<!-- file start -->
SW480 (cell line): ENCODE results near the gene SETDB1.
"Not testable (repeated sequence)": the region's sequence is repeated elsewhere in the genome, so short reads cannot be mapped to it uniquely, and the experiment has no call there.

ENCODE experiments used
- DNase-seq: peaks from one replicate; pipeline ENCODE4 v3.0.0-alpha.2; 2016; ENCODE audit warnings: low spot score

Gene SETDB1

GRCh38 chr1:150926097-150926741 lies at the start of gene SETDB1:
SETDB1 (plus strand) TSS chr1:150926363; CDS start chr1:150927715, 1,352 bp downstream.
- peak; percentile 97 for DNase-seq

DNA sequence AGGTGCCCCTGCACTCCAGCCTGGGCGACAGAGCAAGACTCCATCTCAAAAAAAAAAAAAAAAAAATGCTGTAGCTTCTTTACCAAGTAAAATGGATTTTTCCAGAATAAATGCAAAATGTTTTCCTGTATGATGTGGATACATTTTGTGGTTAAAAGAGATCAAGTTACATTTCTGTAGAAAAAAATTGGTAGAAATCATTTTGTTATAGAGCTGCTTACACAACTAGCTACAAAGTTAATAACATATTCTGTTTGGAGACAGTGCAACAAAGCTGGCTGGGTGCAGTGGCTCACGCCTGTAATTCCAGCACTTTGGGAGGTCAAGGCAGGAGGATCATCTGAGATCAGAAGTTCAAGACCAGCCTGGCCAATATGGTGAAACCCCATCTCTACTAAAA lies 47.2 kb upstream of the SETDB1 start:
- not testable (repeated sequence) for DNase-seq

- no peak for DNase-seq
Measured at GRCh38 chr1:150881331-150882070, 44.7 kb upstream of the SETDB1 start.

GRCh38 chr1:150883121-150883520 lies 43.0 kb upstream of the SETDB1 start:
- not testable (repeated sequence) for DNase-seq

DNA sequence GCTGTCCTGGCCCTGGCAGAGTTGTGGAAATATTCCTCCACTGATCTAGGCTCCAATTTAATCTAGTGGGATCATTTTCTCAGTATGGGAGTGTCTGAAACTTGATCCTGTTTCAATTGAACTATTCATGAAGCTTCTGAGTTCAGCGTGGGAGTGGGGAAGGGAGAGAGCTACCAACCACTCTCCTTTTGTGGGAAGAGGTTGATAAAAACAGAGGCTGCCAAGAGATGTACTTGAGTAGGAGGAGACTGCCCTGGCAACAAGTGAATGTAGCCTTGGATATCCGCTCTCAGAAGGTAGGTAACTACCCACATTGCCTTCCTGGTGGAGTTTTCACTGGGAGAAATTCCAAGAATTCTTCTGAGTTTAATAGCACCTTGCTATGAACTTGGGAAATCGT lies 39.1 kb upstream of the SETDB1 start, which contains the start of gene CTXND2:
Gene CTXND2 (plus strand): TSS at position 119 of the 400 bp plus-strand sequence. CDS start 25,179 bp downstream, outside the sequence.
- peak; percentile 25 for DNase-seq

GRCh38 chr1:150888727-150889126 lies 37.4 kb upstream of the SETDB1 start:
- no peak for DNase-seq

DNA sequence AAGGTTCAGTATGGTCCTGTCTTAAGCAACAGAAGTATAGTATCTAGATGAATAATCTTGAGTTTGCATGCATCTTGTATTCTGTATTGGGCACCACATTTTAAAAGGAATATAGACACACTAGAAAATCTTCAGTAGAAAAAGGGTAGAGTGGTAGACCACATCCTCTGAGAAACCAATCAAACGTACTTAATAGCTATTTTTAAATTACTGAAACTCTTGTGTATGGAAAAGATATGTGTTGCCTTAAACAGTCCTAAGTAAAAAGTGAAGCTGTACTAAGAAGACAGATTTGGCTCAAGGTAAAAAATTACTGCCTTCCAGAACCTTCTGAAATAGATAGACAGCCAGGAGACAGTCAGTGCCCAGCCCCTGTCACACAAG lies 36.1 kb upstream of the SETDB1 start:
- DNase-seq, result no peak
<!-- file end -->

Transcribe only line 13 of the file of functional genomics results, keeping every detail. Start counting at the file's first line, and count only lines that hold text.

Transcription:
GRCh38 chr1:150883121-150883520 lies 43.0 kb upstream of the SETDB1 start: